IS fighters stripped of Australian citizenship

FIVE Islamic State terrorists have been stripped of their Australian citizenship this year to stop them from returning home to plot terror attacks or radicalise vulnerable teenagers.

Three male and two female jihadis, who flew to Iraq and Syria to join terror army Islamic State's crusade against the West several years ago have lost their Australian citizenship, in a top-secret process involving high-level intelligence that proved beyond any doubt they had demonstrated their allegiance to the extremists.

It is understood some were battle-hardened frontline fighters while others were hard-core extremists who provided support to Islamic State, ­potentially in the form of technology or recruitment to the radical cause.

ASIO and the Australian Government were moved to act out of concern the dangerous jihadis would try to return to Australia now that the caliphate has been destroyed in the Middle East, bringing their extremist views to Sydney and Melbourne.

ASIO and the Australian Government were moved to act out of concern the dangerous jihadis would try to return to Australia now that the caliphate has been destroyed in the Middle East.
ASIO and the Australian Government were moved to act out of concern the dangerous jihadis would try to return to Australia now that the caliphate has been destroyed in the Middle East.

Now, stripped of their rights to Australian citizenship, they will never be able to step foot on Australian soil again.

Until this group of five, only one dual-citizen, who is believed to be Khaled Sharrouf, had been stripped of Australian citizenship, in January last year.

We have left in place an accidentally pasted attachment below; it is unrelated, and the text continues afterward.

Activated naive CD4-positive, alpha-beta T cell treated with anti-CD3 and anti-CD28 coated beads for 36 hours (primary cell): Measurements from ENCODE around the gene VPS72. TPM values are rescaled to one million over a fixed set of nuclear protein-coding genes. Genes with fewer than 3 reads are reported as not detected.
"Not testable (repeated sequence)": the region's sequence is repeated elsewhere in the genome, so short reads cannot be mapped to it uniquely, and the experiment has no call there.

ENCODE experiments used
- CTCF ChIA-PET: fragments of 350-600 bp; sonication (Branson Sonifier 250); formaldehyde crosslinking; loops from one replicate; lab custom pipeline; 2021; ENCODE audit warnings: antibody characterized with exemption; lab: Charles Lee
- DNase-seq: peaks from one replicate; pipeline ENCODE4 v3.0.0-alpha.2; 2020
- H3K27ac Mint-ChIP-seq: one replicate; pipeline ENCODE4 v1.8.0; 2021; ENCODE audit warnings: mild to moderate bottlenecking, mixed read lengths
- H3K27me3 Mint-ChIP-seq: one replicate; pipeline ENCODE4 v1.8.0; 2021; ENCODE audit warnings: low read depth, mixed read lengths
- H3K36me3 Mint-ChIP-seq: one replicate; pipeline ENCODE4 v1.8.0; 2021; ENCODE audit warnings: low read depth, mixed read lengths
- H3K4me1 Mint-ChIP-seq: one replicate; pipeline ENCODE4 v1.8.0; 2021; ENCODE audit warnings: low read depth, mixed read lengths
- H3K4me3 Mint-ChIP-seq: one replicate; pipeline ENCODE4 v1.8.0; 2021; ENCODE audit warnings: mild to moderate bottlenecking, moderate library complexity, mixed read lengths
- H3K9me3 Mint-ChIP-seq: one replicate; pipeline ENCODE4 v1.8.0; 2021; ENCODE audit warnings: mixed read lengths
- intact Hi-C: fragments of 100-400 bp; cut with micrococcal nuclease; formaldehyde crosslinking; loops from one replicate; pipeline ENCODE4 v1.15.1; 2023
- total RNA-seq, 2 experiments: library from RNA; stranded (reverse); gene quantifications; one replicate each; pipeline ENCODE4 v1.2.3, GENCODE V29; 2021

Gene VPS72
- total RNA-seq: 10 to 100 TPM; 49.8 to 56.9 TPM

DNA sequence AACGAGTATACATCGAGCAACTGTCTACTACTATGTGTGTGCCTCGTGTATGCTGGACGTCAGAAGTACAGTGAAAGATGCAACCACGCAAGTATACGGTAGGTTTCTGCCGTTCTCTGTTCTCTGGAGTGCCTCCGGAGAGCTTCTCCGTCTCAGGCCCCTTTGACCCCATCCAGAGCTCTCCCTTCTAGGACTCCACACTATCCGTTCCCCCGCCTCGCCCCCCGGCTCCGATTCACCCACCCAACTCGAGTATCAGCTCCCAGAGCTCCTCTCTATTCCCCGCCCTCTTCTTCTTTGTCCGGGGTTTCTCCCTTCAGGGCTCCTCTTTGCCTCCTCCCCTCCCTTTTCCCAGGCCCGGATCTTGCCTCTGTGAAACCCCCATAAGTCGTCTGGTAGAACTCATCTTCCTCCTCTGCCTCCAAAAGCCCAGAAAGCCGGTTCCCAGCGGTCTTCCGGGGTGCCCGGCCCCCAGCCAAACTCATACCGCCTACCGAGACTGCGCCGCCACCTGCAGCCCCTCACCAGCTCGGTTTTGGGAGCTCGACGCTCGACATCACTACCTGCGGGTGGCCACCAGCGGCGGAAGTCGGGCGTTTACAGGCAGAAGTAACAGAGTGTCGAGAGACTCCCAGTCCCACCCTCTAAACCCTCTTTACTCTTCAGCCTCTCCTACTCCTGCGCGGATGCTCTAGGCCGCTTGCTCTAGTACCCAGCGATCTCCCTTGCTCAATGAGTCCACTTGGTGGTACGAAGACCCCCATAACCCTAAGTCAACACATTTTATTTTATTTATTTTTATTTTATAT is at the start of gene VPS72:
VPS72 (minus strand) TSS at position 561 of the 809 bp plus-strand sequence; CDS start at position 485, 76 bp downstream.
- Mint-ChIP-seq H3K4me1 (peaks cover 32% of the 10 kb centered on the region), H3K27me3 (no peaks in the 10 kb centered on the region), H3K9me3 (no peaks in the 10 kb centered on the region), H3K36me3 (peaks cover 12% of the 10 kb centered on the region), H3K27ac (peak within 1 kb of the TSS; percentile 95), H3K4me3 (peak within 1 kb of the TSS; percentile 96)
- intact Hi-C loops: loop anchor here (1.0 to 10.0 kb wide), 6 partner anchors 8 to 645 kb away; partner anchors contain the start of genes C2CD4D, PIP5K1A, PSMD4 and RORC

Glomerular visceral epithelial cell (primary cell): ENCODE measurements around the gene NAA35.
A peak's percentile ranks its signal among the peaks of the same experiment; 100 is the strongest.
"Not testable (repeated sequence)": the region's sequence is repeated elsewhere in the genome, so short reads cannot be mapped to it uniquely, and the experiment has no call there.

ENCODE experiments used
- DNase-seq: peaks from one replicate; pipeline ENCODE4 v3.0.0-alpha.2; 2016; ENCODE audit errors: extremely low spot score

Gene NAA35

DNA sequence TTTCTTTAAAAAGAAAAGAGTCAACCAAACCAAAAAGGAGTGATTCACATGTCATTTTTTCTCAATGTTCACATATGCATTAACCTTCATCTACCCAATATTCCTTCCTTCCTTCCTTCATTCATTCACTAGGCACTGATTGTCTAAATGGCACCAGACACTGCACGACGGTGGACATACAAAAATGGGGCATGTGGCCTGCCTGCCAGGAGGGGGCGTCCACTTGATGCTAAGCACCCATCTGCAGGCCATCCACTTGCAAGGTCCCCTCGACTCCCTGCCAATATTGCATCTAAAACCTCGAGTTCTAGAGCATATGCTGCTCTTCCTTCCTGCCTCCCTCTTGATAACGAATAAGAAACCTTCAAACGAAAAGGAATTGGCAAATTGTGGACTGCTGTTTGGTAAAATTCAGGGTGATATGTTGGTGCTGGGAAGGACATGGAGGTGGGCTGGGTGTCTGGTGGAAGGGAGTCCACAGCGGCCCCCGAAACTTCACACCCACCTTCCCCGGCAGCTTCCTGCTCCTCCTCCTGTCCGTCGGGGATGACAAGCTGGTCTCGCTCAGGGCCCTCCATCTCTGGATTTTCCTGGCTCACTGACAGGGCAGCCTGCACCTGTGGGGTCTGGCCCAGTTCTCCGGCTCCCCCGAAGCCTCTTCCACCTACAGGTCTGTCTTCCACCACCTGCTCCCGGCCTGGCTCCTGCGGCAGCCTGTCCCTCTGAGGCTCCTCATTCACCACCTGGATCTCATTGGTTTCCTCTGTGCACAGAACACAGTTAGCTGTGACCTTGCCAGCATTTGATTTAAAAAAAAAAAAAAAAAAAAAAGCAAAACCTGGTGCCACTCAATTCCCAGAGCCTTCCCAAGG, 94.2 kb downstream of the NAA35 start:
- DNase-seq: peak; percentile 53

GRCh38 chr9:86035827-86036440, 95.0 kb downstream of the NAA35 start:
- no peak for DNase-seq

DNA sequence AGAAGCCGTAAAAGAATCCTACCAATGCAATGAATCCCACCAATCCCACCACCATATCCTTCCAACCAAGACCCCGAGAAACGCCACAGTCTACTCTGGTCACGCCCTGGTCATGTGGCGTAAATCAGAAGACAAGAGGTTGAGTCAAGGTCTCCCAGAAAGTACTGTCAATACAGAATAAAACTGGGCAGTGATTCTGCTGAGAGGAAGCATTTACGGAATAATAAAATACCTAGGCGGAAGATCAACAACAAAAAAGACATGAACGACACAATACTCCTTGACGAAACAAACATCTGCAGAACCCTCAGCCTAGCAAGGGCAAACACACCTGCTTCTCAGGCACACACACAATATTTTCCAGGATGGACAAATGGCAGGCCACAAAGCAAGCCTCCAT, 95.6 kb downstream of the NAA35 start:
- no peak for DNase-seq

The success of stripping a further five terrorists of their citizenship has been credited to the creation of the Home Affairs department by Peter Dutton in January this year.

Under Section 35 of the Australian Citizenship Act 2015 a person's citizenship can be cancelled by Mr Dutton if they "fight for, or is in the service of, a declared terrorist organisation" and if they are a dual-national. Mr Dutton declined to comment but earlier this year expressed concerns that legislation allowing the government to strip terrorists of citizenship was "not working as it should".

"We know there are dual citizens among Australians fighting with terrorists in the Middle East and yet officials have so far confirmed that only one has lost their citizenship under the operation of the law," he said.

"I don't think the difference makes sense to Australians concerned by the prospect of battle-hardened extremists returning here and so I have asked for the application of the law to be ­reviewed by my Department."

The Daily Telegraph has been ­unable to categorically identify the five terrorists, who are among the 100 foreign fighters who remain in the Middle East war zone.

However, some of the Australian-born terrorists who have been overseas for a number of years, and are still believed to be alive, include Melbourne terror recruiter Mounir Raad, Adelaide doctor Tareq Kamleh and senior Islamic State militant Neil Prakash, who is in custody in Turkey.

Islamic State widow, Zehra Duman, has been a recruiter of jihadi brides. She travelled from Melbourne to Syria to marry jihadist Mahmoud Abdullatif, who was killed in 2014. Sydney women Hafsa Mohamed, 24, and Hodan Abby, 22, made headlines globally when they fled their western Sydney homes in 2014 to marry ISIS fighters in Syria.

The five who have been stripped of their citizenship are understood not to include children.

The daughter of slain Sydney ISIS fighter Sharrouf became radicalised in Syria and posts propaganda videos online. Zaynab Sharrouf, 17, lost her two brothers and father to a US drone strike last year and his since publicly endorsed Islamic State.

Her father rose to infamy when he posted propaganda photos of his sons holding up severed heads.

In total, 230 Australians have travelled to Syria and Iraq to fight with ­Islamic State, with between 91 and 93 killed in combat.

Since 2001, 54 Aussies have been convicted of terror offences, with 35 still in jail. Another 39 people are still going through the court process facing charges over terror offences.



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